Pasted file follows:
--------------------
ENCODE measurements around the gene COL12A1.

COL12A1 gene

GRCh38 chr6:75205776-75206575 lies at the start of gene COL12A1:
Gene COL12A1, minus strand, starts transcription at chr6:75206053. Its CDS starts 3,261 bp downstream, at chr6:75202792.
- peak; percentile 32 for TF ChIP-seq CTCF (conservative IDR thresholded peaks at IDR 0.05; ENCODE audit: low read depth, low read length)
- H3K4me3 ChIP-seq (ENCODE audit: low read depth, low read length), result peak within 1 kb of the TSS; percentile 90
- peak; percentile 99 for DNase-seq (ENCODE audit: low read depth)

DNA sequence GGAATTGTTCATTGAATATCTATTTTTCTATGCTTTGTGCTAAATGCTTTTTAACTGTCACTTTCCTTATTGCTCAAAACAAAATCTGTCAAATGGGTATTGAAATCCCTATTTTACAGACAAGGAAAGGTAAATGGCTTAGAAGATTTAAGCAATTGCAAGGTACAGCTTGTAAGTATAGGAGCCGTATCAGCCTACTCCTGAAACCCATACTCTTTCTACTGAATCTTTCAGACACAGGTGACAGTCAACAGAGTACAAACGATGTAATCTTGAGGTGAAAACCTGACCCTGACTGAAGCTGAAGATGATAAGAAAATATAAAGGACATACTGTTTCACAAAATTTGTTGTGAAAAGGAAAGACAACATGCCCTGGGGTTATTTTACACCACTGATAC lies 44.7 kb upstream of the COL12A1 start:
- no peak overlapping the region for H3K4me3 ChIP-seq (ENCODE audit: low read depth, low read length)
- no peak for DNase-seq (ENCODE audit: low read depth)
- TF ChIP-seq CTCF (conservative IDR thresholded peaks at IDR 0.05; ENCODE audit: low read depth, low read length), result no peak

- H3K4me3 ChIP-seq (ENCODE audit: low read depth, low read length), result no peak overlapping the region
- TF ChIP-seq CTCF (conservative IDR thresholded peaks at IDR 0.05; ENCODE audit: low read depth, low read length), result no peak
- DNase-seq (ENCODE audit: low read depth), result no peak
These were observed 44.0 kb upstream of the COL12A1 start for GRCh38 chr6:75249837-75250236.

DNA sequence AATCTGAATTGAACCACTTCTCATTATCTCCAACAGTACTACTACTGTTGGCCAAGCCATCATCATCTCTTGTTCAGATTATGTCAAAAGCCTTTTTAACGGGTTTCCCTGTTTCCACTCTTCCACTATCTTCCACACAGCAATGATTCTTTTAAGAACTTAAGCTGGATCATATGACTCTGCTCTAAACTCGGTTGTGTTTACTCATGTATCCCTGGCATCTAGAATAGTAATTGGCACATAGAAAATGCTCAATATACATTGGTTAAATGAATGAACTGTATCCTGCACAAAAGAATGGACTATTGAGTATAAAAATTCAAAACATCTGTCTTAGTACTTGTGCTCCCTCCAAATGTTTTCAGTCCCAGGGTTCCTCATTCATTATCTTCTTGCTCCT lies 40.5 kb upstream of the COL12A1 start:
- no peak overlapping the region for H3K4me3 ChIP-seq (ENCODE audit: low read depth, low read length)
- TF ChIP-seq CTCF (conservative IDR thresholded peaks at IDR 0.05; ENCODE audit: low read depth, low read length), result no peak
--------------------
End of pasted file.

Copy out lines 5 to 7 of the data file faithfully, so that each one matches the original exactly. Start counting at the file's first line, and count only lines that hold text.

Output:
- peak; percentile 32 for TF ChIP-seq CTCF (conservative IDR thresholded peaks at IDR 0.05; ENCODE audit: low read depth, low read length)
- H3K4me3 ChIP-seq (ENCODE audit: low read depth, low read length), result peak within 1 kb of the TSS; percentile 90
- peak; percentile 99 for DNase-seq (ENCODE audit: low read depth)